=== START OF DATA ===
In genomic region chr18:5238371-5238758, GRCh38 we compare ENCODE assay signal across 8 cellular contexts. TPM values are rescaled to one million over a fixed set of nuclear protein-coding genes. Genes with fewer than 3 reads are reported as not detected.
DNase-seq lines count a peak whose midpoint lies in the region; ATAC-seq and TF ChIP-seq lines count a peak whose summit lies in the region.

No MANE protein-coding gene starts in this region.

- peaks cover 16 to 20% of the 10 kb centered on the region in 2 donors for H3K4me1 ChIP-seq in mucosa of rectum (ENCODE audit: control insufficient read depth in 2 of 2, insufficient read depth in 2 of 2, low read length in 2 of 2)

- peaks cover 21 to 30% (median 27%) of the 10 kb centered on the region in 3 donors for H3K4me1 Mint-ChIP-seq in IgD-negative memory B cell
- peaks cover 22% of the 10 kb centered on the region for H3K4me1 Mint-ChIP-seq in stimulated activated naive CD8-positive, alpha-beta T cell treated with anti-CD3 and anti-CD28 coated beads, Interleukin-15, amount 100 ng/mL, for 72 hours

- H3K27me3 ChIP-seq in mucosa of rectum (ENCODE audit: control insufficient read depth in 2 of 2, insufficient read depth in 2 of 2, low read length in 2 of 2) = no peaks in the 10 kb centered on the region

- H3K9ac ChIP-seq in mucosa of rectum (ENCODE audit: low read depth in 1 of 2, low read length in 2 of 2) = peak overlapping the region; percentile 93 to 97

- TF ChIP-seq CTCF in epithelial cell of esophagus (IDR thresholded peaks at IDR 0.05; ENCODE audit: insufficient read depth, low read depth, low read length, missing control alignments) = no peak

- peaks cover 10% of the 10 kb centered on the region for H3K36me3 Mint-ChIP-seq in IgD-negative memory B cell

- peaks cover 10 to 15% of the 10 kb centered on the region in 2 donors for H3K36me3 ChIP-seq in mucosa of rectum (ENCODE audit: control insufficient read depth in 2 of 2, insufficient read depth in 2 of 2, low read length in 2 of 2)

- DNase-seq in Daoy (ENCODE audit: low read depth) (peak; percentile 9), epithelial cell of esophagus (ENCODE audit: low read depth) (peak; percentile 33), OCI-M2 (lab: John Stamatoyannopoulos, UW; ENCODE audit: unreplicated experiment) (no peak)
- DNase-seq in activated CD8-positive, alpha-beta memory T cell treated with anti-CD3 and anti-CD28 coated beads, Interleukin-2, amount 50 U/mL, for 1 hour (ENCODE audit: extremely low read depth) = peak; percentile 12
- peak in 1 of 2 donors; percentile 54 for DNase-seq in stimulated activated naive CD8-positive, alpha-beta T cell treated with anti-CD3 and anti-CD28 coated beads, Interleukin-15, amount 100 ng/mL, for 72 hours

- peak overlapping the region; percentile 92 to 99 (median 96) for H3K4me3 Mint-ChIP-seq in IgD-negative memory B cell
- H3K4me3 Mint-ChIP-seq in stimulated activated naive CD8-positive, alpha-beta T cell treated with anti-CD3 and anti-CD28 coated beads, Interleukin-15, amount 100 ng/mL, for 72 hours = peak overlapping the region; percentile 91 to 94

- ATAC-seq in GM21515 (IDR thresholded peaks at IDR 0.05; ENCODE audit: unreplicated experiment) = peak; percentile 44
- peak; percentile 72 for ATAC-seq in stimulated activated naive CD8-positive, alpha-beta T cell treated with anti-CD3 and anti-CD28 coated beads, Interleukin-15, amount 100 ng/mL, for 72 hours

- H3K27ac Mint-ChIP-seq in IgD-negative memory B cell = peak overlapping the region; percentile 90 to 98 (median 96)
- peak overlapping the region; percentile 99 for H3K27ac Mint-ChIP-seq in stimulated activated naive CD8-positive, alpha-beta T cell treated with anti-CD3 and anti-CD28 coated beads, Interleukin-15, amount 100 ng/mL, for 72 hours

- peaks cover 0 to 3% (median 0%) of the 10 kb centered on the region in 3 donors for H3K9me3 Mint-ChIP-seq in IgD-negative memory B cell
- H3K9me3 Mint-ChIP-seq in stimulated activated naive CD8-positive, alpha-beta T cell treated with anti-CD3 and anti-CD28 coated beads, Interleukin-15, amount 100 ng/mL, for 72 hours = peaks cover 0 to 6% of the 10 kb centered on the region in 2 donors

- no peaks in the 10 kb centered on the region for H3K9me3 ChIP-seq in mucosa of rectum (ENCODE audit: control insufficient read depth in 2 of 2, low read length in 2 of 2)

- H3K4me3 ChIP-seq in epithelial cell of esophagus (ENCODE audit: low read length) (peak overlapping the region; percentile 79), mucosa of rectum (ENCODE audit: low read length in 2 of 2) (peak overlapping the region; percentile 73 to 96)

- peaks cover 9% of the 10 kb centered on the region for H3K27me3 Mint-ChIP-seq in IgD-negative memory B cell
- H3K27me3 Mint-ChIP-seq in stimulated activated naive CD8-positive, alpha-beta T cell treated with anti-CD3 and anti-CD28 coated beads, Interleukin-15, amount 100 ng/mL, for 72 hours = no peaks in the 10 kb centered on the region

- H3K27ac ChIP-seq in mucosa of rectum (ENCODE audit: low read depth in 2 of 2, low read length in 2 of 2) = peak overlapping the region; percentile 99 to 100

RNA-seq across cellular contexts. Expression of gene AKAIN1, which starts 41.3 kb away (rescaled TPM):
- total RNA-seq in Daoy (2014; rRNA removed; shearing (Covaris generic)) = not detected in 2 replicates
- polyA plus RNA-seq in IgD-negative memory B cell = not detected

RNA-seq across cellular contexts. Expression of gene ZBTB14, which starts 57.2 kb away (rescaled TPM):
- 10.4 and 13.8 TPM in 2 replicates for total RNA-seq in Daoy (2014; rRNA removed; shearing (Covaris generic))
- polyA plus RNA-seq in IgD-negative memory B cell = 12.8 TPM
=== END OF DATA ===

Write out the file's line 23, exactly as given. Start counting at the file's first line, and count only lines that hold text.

- no peaks in the 10 kb centered on the region for H3K9me3 ChIP-seq in mucosa of rectum (ENCODE audit: control insufficient read depth in 2 of 2, low read length in 2 of 2)